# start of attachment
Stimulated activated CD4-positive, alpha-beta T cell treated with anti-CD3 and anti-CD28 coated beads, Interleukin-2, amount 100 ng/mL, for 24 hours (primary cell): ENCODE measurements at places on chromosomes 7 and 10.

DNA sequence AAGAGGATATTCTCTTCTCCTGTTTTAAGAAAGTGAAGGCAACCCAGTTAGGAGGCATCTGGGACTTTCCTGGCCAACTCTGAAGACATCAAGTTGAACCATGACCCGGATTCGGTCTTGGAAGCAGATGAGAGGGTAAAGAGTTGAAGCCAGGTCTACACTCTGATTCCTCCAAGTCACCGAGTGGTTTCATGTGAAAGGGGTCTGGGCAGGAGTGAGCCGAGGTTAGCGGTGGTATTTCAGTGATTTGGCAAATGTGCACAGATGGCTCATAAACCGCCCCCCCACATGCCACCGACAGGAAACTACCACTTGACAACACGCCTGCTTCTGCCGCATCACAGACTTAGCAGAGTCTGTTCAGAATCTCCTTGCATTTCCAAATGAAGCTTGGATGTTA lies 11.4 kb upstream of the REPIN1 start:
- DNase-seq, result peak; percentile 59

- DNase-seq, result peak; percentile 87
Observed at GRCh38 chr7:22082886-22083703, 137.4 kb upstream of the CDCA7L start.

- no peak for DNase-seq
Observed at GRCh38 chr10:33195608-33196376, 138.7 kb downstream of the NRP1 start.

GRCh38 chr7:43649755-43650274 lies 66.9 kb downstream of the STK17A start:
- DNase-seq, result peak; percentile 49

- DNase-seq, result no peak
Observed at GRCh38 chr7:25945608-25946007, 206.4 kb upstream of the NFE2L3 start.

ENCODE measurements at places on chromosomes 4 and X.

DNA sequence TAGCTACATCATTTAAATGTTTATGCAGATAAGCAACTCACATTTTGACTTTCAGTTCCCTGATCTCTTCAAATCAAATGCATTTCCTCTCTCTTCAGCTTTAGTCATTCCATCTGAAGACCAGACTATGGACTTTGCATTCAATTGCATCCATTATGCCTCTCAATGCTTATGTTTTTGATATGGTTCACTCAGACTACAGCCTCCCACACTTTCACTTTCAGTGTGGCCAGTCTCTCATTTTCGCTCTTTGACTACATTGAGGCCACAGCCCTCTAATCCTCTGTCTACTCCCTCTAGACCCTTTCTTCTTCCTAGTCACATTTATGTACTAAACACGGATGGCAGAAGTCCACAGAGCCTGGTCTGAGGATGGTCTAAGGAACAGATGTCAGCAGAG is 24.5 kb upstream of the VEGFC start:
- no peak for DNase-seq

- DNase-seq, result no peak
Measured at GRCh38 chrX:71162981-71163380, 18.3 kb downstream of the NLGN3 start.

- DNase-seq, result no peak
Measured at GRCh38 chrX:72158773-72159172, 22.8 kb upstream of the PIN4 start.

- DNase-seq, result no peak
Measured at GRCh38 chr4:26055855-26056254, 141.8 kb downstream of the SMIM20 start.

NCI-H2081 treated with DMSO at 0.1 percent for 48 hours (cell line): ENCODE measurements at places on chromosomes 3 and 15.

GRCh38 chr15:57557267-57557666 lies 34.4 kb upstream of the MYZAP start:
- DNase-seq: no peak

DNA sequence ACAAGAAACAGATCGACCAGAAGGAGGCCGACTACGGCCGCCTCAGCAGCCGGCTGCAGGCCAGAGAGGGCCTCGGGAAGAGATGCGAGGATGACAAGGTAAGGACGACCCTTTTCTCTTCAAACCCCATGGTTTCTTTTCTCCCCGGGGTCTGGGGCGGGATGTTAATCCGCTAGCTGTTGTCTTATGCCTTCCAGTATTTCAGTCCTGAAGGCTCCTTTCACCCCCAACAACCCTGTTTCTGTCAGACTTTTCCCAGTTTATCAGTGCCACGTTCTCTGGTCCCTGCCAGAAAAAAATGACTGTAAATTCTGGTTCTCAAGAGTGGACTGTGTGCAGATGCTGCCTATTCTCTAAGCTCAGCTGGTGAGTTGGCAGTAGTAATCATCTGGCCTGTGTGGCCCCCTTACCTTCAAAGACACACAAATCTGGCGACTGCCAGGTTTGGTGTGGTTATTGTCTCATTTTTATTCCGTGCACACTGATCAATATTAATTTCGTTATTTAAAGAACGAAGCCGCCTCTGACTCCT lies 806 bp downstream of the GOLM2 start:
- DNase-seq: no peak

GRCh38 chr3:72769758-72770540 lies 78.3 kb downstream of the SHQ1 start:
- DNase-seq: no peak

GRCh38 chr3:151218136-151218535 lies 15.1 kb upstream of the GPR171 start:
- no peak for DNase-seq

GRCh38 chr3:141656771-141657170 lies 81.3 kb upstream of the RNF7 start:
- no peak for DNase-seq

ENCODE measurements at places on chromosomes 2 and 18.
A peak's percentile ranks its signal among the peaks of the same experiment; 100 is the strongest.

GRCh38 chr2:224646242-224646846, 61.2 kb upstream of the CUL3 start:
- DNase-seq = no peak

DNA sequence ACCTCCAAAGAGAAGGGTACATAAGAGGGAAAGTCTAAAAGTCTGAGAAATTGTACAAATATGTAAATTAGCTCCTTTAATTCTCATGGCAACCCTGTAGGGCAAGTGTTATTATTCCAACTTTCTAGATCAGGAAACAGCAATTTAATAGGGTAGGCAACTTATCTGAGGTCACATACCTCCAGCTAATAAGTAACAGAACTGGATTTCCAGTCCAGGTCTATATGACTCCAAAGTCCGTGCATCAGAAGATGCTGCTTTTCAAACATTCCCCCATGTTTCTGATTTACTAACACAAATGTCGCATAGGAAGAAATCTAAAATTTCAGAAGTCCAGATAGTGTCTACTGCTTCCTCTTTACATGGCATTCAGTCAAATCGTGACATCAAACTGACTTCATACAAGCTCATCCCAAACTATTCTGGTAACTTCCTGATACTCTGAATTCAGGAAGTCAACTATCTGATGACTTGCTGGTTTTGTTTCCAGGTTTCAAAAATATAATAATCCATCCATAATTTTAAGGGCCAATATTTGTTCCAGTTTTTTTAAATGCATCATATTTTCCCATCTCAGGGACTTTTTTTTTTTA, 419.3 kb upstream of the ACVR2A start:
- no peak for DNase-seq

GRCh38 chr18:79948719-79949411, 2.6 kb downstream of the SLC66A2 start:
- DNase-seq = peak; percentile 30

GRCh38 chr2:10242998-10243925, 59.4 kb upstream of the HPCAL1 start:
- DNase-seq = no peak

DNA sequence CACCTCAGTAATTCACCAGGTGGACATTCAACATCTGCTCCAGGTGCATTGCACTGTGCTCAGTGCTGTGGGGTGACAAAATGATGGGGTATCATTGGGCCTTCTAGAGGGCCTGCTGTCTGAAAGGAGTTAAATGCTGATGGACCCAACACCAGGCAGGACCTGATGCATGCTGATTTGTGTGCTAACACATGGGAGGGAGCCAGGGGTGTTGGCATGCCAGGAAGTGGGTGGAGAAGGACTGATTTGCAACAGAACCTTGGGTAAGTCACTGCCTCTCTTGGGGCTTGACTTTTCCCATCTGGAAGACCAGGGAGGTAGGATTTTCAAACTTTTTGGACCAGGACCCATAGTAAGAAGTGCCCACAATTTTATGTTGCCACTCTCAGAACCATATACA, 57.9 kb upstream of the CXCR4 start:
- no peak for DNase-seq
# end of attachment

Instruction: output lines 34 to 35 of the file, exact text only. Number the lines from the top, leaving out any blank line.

GRCh38 chr2:224646242-224646846, 61.2 kb upstream of the CUL3 start:
- DNase-seq = no peak